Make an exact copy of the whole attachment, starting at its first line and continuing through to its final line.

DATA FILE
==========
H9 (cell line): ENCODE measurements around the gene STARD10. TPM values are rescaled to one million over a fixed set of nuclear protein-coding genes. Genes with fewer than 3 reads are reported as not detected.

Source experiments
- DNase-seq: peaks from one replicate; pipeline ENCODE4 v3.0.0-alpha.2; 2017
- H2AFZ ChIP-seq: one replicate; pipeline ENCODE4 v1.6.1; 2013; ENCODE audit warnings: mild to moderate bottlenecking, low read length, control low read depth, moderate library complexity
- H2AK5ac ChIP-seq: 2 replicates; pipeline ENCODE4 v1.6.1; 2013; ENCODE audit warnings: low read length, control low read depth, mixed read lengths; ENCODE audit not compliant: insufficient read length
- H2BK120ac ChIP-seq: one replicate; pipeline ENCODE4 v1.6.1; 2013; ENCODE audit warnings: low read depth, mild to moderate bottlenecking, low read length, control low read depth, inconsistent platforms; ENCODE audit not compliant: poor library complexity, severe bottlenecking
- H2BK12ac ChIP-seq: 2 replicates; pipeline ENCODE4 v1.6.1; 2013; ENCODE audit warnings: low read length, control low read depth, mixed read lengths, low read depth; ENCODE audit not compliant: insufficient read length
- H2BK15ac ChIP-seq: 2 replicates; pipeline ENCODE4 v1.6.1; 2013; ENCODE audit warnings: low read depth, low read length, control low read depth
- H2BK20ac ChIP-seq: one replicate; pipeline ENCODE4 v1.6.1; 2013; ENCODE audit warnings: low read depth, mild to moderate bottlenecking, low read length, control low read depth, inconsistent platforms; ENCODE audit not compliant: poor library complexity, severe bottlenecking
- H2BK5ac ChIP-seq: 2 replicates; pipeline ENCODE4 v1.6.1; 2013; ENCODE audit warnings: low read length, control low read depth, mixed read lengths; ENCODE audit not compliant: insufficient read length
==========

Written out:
H9 (cell line): ENCODE measurements around the gene STARD10. TPM values are rescaled to one million over a fixed set of nuclear protein-coding genes. Genes with fewer than 3 reads are reported as not detected.

Source experiments
- DNase-seq: peaks from one replicate; pipeline ENCODE4 v3.0.0-alpha.2; 2017
- H2AFZ ChIP-seq: one replicate; pipeline ENCODE4 v1.6.1; 2013; ENCODE audit warnings: mild to moderate bottlenecking, low read length, control low read depth, moderate library complexity
- H2AK5ac ChIP-seq: 2 replicates; pipeline ENCODE4 v1.6.1; 2013; ENCODE audit warnings: low read length, control low read depth, mixed read lengths; ENCODE audit not compliant: insufficient read length
- H2BK120ac ChIP-seq: one replicate; pipeline ENCODE4 v1.6.1; 2013; ENCODE audit warnings: low read depth, mild to moderate bottlenecking, low read length, control low read depth, inconsistent platforms; ENCODE audit not compliant: poor library complexity, severe bottlenecking
- H2BK12ac ChIP-seq: 2 replicates; pipeline ENCODE4 v1.6.1; 2013; ENCODE audit warnings: low read length, control low read depth, mixed read lengths, low read depth; ENCODE audit not compliant: insufficient read length
- H2BK15ac ChIP-seq: 2 replicates; pipeline ENCODE4 v1.6.1; 2013; ENCODE audit warnings: low read depth, low read length, control low read depth
- H2BK20ac ChIP-seq: one replicate; pipeline ENCODE4 v1.6.1; 2013; ENCODE audit warnings: low read depth, mild to moderate bottlenecking, low read length, control low read depth, inconsistent platforms; ENCODE audit not compliant: poor library complexity, severe bottlenecking
- H2BK5ac ChIP-seq: 2 replicates; pipeline ENCODE4 v1.6.1; 2013; ENCODE audit warnings: low read length, control low read depth, mixed read lengths; ENCODE audit not compliant: insufficient read length